By Todd Cohen
WAKE FOREST, N.C. — As it turns 25, WCPE is sticking with the strategy that has fueled its survival and attracted 120,000 Triangle listeners a week, plus 18,000 to 20,000 more throughout the U.S.
The key has been to broadcast classical music around the clock and rely on listeners for financial support.
“We never give up,” says Deborah Proctor, general manager.
The brainchild of Proctor and some friends at N.C. State University in 1973, WCPE first broadcast on July 18, 1978, from a house on Wake Forest Road in Raleigh.
While the station initially aired “easy-listening” music during the day and classical music at night, Proctor found during early on-air fund drives that classical fans contributed most of the money.
So a year after its launch, WCPE embraced an all-classical format, along with BBC news updates.
WCPE, one of the first stations the U.S. to air BBC news, recently lost that service, although the station still is the Triangle’s only station to broadcast live Saturday afternoon performances of the Metropolitan Opera from New York.
The annual budget for the station, which employs 20 people and depends on a core group of 50 volunteers, has grown to $1.35 million from $17,800 its first year.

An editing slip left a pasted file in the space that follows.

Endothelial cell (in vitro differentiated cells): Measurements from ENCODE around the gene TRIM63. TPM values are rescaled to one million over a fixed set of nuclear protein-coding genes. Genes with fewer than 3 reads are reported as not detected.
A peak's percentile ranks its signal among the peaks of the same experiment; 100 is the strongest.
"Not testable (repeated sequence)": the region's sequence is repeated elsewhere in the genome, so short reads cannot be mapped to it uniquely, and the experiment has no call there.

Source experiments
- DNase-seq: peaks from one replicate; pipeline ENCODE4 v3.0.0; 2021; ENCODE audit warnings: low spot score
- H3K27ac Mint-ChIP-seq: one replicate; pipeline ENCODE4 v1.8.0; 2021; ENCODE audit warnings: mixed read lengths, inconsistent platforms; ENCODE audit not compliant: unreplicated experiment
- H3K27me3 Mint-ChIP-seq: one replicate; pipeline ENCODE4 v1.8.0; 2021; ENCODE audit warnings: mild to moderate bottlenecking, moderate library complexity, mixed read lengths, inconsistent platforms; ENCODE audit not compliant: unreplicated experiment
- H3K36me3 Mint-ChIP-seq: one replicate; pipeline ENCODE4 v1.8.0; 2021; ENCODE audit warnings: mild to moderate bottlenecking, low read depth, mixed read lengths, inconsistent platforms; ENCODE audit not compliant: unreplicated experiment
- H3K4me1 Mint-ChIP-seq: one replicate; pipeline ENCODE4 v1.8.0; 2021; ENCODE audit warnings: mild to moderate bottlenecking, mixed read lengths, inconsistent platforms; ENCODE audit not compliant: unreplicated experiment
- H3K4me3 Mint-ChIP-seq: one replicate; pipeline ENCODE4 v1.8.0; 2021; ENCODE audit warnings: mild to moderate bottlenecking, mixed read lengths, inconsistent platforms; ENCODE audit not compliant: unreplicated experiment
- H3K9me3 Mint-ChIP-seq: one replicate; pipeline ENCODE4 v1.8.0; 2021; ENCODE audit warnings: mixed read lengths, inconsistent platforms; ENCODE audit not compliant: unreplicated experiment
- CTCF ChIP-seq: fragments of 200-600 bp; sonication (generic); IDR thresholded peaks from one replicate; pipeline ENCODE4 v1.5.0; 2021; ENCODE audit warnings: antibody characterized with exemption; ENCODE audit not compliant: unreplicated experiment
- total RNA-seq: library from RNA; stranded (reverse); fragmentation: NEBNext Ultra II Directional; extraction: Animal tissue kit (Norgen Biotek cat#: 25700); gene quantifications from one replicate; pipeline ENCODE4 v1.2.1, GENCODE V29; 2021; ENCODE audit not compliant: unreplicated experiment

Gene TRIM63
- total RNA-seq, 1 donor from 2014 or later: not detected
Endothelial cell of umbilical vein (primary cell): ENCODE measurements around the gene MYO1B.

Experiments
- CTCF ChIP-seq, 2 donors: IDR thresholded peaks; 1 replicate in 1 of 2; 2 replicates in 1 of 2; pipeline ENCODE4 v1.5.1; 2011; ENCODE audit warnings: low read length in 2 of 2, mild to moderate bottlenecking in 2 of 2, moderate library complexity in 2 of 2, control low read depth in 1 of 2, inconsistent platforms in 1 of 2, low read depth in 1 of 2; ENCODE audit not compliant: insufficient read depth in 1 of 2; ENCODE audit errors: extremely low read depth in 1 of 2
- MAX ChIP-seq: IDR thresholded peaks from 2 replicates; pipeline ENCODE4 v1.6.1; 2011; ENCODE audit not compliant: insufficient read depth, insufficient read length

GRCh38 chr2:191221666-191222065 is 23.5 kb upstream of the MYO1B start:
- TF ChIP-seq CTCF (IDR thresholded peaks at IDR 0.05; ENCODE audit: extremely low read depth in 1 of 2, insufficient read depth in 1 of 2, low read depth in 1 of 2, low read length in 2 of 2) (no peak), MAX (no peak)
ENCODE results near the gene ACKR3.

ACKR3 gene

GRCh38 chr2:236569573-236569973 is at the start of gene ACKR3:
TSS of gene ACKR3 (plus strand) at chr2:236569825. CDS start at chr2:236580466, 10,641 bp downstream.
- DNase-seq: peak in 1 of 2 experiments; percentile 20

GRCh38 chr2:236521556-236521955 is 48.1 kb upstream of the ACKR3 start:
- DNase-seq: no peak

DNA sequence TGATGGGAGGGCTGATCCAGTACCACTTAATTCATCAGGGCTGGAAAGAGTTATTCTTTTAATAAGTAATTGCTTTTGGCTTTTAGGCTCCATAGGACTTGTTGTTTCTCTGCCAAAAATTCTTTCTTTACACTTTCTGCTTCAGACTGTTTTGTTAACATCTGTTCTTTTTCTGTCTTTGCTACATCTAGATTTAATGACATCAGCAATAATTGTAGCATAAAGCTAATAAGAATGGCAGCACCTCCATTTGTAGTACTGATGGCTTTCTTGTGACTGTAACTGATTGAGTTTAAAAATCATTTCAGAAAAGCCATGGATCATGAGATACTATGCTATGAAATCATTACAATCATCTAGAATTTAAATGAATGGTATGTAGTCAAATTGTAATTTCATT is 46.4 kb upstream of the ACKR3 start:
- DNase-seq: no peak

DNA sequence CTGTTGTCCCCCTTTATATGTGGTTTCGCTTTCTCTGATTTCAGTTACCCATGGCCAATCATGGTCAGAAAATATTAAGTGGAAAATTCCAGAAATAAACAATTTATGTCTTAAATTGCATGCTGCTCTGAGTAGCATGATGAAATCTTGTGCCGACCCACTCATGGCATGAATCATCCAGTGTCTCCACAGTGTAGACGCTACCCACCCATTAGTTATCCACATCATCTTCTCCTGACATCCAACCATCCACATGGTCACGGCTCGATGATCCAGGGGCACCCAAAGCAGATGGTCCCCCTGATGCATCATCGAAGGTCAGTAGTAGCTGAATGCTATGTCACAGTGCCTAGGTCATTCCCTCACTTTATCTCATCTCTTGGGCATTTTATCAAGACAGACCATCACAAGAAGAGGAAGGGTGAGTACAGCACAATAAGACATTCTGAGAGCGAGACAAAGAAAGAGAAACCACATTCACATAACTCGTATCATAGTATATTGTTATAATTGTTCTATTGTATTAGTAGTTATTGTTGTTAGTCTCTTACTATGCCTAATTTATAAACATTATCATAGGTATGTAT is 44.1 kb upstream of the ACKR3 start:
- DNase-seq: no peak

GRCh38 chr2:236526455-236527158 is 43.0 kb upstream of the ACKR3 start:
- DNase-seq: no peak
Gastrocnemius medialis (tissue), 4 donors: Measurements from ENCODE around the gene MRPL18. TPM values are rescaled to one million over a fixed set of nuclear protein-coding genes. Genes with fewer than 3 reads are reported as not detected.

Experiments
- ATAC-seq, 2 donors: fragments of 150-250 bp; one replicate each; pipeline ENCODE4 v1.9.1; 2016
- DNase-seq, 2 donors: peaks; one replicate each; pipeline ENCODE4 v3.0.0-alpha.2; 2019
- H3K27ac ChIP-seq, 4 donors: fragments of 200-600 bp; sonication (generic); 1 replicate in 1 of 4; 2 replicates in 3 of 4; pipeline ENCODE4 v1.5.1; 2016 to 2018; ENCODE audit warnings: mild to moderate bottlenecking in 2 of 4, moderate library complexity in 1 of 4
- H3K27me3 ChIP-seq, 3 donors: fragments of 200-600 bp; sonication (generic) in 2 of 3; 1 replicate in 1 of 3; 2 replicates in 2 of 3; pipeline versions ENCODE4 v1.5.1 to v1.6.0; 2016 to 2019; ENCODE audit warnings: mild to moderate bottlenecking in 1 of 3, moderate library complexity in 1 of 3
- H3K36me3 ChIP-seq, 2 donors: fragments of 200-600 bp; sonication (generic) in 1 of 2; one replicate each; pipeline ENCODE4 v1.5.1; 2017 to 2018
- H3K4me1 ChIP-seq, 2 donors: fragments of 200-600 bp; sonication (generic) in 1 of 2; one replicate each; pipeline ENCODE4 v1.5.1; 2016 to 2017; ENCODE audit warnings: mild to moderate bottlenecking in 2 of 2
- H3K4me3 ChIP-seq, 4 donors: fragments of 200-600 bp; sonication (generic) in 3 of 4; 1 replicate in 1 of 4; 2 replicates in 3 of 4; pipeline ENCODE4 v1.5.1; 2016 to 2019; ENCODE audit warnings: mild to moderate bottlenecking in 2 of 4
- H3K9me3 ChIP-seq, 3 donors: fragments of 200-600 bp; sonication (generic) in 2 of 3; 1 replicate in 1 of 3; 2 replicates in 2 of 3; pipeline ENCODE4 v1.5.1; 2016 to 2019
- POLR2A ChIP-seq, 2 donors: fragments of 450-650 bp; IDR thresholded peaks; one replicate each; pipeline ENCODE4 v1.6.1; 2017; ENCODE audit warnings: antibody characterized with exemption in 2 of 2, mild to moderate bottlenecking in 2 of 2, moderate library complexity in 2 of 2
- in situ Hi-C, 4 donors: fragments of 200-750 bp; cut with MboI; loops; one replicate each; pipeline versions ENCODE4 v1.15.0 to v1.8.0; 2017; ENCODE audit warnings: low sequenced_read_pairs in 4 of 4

And since receiving its first gift, a $25 check from a solider at Fort Bragg, the station has built a base of 12,000 active donors, each giving $95 a year on average.
On-air drives in the spring and fall each raise about one-third of the station’s budget, with mail appeals and corporate matching funds providing the rest.
Proctor, a former engineer at WRAL-TV who built the station’s first control board and transmitter, concedes the economic slump has the FM station “squeaking by” financially.
“We’ve had to count our pennies,” she says.
WCPE – its call letters were randomly assigned by the Federal Communications Commission, although the station claims composer Carl Philip Emmanuel Bach as its “namesake” – has increased its power to 100,000 watts from 12,500 watts initially, and moved to quarters near Wake Forest.
And the station, which also broadcasts by satellite, cable and the Internet, and is aired on 500 public radio and cable TV stations, has no plans to change how it operates.
“The primary thing for us,” says Proctor, “is to play the great classical music that the listener wants to hear.”